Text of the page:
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  HOME | Argentina

Taxi Drivers Again Ask Argentine Court to Outlaw Uber

BUENOS AIRES – The leading taxi-driver associations of Argentina presented a plea before the Justice system asking for a ruling on whether the Uber company in this country is engaged in illegal activities, a legal procedure that was accompanied by a demonstration in front of the Palace of Tribunals in Buenos Aires.

Some 50 taxi drivers gathered outside the National Court of Appeals to accompany the union representatives who were filing the plea inside the courtroom, while shouting the slogan heard at dozens of their protests in recent months: “Uber is illegal!”

For the nation’s taxi drivers, the company that provides rides in private vehicles through a mobile app practices unfair competition, since, they say, it does not pay the taxes it owes, nor does it guarantee a minimum of safety.

EFE was told that by the president of the Capital Taxi-Drivers Association, or ATC, Luis Fernandez, who said the arrival of Uber in Buenos Aires has been like a kind of “malaria,” which, together with the country’s economic situation, has caused a 40% drop in drivers’ incomes.

This latest protest arises from Buenos Aires Judge Luis Alberto Zelaya’s decision on Oct. 24 to dismiss a lawsuit filed by the taxi-drivers’ unions demanding that the app be declared illegal in the Argentine capital.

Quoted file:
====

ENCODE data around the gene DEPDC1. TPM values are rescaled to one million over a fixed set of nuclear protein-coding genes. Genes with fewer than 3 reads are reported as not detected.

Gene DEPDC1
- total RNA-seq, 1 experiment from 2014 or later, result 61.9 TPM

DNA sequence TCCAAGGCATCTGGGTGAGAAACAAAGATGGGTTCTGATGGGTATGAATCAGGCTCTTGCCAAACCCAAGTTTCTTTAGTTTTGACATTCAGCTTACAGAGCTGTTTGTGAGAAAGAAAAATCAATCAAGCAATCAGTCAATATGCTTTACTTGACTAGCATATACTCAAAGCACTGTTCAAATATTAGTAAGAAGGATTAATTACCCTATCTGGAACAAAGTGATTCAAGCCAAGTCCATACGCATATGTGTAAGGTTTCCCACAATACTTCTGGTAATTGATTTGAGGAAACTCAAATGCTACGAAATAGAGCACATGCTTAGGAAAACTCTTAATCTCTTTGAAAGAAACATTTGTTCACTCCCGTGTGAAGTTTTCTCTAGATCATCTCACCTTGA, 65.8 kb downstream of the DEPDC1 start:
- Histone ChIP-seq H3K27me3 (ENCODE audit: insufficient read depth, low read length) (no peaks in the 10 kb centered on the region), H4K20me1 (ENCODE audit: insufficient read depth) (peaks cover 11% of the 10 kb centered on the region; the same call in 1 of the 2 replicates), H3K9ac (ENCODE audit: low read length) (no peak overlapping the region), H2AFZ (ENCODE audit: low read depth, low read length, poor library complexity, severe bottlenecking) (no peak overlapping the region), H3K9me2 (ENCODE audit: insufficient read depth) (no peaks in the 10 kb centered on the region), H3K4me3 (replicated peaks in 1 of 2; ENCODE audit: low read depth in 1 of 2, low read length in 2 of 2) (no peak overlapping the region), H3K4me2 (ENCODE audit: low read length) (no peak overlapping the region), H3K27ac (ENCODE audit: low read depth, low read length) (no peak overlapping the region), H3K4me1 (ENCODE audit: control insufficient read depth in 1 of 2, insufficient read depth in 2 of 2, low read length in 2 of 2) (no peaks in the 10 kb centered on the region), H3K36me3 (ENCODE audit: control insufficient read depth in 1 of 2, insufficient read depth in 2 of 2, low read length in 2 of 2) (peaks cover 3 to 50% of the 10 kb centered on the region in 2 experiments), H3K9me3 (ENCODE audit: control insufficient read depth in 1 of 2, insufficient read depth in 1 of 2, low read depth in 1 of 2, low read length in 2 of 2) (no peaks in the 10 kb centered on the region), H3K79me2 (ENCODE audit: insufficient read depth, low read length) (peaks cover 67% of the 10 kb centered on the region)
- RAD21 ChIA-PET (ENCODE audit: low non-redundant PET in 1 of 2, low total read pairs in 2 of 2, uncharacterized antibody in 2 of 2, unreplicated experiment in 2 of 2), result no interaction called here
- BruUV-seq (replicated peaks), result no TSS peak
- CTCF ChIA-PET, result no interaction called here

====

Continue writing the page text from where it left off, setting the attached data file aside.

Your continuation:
Standing a few meters (yards) from the Palace of Tribunals, Fernandez said Judge Zelaya “won Uber’s employee of the month prize,” adding that his ruling in favor of a multinational “goes against the interests of the workers” of this country and that Uber “doesn’t consider investing a cent in Argentina.”

“We’ll keep up the struggle until Uber leaves the city,” the union leader warned, then slammed the “strategy of tax-avoidance and breaking labor regulations” that is practiced, in his opinion, by the U.S. company in this South American country.

“We won’t let them make us give in,” he said.

 

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